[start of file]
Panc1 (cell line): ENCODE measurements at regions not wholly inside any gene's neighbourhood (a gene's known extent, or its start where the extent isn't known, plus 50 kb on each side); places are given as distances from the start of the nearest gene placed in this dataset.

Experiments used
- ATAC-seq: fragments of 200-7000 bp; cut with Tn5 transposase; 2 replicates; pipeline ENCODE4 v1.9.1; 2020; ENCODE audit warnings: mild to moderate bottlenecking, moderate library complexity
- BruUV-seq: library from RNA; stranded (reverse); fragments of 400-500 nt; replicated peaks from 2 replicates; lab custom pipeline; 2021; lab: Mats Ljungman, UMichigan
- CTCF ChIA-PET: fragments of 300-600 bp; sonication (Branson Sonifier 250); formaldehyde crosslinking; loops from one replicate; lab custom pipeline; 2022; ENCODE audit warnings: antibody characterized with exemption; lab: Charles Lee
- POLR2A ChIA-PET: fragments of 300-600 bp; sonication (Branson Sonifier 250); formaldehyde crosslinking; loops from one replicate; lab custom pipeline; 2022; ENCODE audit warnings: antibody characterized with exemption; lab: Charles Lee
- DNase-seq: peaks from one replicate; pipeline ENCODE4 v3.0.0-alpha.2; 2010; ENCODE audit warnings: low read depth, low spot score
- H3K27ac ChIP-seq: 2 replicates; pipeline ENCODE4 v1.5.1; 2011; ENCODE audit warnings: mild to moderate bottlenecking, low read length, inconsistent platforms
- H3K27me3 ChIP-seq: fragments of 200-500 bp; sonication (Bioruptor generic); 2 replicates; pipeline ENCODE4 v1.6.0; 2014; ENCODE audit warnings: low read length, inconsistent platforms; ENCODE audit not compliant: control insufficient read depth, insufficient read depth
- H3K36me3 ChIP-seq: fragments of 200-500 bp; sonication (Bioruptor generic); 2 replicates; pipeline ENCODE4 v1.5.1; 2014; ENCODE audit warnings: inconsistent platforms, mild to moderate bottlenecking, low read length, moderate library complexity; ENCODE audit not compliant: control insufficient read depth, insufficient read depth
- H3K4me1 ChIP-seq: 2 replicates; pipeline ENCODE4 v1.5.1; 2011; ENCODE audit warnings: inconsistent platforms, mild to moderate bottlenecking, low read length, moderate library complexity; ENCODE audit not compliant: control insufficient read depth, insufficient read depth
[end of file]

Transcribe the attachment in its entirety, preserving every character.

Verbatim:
Panc1 (cell line): ENCODE measurements at regions not wholly inside any gene's neighbourhood (a gene's known extent, or its start where the extent isn't known, plus 50 kb on each side); places are given as distances from the start of the nearest gene placed in this dataset.

Experiments used
- ATAC-seq: fragments of 200-7000 bp; cut with Tn5 transposase; 2 replicates; pipeline ENCODE4 v1.9.1; 2020; ENCODE audit warnings: mild to moderate bottlenecking, moderate library complexity
- BruUV-seq: library from RNA; stranded (reverse); fragments of 400-500 nt; replicated peaks from 2 replicates; lab custom pipeline; 2021; lab: Mats Ljungman, UMichigan
- CTCF ChIA-PET: fragments of 300-600 bp; sonication (Branson Sonifier 250); formaldehyde crosslinking; loops from one replicate; lab custom pipeline; 2022; ENCODE audit warnings: antibody characterized with exemption; lab: Charles Lee
- POLR2A ChIA-PET: fragments of 300-600 bp; sonication (Branson Sonifier 250); formaldehyde crosslinking; loops from one replicate; lab custom pipeline; 2022; ENCODE audit warnings: antibody characterized with exemption; lab: Charles Lee
- DNase-seq: peaks from one replicate; pipeline ENCODE4 v3.0.0-alpha.2; 2010; ENCODE audit warnings: low read depth, low spot score
- H3K27ac ChIP-seq: 2 replicates; pipeline ENCODE4 v1.5.1; 2011; ENCODE audit warnings: mild to moderate bottlenecking, low read length, inconsistent platforms
- H3K27me3 ChIP-seq: fragments of 200-500 bp; sonication (Bioruptor generic); 2 replicates; pipeline ENCODE4 v1.6.0; 2014; ENCODE audit warnings: low read length, inconsistent platforms; ENCODE audit not compliant: control insufficient read depth, insufficient read depth
- H3K36me3 ChIP-seq: fragments of 200-500 bp; sonication (Bioruptor generic); 2 replicates; pipeline ENCODE4 v1.5.1; 2014; ENCODE audit warnings: inconsistent platforms, mild to moderate bottlenecking, low read length, moderate library complexity; ENCODE audit not compliant: control insufficient read depth, insufficient read depth
- H3K4me1 ChIP-seq: 2 replicates; pipeline ENCODE4 v1.5.1; 2011; ENCODE audit warnings: inconsistent platforms, mild to moderate bottlenecking, low read length, moderate library complexity; ENCODE audit not compliant: control insufficient read depth, insufficient read depth